BRATTLEBORO >> By spring, Ironwood Brand president Eli Gould hopes to be assembling buildings in his new facility.
"It's been a real community effort to make this happen," he said of the project aimed also at bringing in companies to learn about high performance building. "Because we're not really a high margin business. We do a lot of business but we're definitely stretching to do this."
Ironwood is known for its prefabrication and value-added timber and engineering. The company has always used native lumber, starting out mostly as timber framers. They still use local tree species. But in recent years, they have gotten a reputation for green or energy efficient building.
At a ribbon cutting ceremony Monday, Gov. Peter Shumlin and local officials met with Gould at O'Bryan Drive in Brattleboro to celebrate the purchase of a facility where prototyping and testing for the green building industry will take place. Planning and permitting is currently underway.
"This is exactly the type of private sector project the Windham County revolving loan fund is meant to assist," said Shumlin, according to a press release. "(Gould) will create new jobs in the green building sector and when his loan is paid back, funds will be available for future job creation projects in Windham County."
Ironwood's Advanced Practice, Testing, and Integration Shop is being created with assistance from the Windham County Economic Development Program, which came about with the closure of the Vernon-based nuclear plant Vermont Yankee through an agreement between its owner Entergy and the state. Ironwood was given one of the first loans through the program in the amount of $200,000, which will be paid back in full.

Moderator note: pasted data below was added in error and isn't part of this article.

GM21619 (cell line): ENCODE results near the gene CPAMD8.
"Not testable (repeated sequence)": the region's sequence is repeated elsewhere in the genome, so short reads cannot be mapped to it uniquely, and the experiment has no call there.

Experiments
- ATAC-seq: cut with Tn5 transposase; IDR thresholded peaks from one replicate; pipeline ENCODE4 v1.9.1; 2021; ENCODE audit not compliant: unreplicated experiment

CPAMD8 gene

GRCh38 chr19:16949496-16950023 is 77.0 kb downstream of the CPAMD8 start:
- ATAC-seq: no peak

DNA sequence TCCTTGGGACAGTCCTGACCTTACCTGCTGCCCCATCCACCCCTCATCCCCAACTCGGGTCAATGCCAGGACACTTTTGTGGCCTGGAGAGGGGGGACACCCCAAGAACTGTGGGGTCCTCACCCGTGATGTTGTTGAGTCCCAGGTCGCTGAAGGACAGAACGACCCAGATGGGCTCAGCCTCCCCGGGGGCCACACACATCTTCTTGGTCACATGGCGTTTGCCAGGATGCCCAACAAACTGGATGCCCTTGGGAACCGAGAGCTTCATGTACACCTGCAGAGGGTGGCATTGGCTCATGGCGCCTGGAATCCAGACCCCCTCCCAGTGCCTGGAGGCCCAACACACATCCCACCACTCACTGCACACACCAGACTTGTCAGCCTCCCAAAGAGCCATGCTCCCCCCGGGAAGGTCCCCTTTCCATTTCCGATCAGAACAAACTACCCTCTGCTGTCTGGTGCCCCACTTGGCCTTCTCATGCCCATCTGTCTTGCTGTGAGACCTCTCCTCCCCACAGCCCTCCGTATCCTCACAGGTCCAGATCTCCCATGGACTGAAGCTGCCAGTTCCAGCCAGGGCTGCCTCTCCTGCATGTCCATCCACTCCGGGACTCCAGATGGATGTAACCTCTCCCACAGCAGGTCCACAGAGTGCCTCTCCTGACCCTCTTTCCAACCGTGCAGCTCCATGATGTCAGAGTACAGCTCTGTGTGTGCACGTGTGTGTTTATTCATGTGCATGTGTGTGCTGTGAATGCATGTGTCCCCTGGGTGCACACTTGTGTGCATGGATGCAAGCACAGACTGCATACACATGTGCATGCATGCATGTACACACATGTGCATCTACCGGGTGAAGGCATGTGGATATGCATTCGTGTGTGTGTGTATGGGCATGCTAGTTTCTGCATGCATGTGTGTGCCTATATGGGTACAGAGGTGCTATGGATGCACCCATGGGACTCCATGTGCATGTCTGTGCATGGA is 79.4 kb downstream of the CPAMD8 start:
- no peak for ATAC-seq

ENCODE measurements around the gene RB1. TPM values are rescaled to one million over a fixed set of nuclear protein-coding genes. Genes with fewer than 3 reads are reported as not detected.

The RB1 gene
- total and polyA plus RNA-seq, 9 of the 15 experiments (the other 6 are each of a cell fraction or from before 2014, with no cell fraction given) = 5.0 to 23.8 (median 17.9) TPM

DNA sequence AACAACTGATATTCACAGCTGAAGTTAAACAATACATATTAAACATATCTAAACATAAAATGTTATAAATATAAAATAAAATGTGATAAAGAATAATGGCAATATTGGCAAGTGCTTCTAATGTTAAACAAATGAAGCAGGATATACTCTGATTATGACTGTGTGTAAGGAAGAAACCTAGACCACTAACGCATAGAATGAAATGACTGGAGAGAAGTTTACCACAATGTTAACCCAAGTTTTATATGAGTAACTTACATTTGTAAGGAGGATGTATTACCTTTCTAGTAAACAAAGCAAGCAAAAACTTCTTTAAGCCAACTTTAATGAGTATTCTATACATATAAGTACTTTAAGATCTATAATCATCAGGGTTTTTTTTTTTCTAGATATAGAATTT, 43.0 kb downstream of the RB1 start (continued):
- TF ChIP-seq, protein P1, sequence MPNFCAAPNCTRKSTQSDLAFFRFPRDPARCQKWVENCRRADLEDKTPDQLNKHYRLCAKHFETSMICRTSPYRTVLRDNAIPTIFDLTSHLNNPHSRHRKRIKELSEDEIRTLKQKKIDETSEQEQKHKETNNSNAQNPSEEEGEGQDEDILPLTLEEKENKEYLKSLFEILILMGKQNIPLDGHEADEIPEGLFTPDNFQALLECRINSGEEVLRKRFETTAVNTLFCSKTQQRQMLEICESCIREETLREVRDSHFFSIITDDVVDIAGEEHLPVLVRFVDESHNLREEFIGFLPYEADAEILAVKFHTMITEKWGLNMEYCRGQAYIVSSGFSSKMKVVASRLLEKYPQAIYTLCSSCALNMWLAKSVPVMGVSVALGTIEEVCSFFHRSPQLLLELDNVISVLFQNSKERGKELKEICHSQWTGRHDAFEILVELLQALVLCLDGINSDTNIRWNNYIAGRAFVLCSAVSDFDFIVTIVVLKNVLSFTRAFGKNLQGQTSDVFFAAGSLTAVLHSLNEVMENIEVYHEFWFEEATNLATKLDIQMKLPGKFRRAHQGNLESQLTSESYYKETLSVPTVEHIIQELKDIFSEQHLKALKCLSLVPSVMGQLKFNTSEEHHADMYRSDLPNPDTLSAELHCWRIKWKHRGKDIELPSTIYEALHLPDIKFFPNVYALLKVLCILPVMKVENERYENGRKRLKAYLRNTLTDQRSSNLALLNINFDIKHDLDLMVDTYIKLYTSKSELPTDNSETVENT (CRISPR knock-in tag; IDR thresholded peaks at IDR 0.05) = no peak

"It's a mixed loan package to help us stretch into a building that needed some work, too. We also leaned on our good clientele and our good reputation so we'd have a little bit of money to renovate the building and make a showroom and an office, and do some manufacturing setup," said Gould, who had past clients assist with extending his line of credit and borrowed from his prime lender Brattleboro Savings & Loan. "In our case, it helped us actually buy a facility. We call it the first phase because buying an old warehouse doesn't make this whole thing work and we're not patting ourselves on the back. We know we have a lot of work to do."
The money was "key and super helpful," said Gould, who wants to make other local businesses aware of the opportunities available through the program. The process has become easier since the program was first established. A letter of intent will let a business owner know whether their qualified to move further in the application process. And R.T. Brown at Brattleboro Development Credit Corporation is out looking for projects for the program.
The Ironwood shop was listed as the top ranked private sector project in the Windham County region's Comprehensive Economic Development Strategies, a federally recognized document completed in 2013. And it's seen as a way to keep highly trained people in the area given the job losses associated with Vermont Yankee's closure.
"With the way that mechanical systems and engineering and technical services within home building is going, some of our most valuable employees have come from a background that was more technical than home building," said Gould. "It's not going to be easy to say we're going to be able to pay them what they were making at VY but they can build a career and be part of something incentivized and not have to travel far."
Bonuses are available to the Ironwood team made up of as many as 12 people. Gould said he likes to offer employees the opportunity to grow and have a career.
Ironwood will reach its highest payroll amount this year, paying out close to $500,000. But Gould has not yet been able to offer health insurance.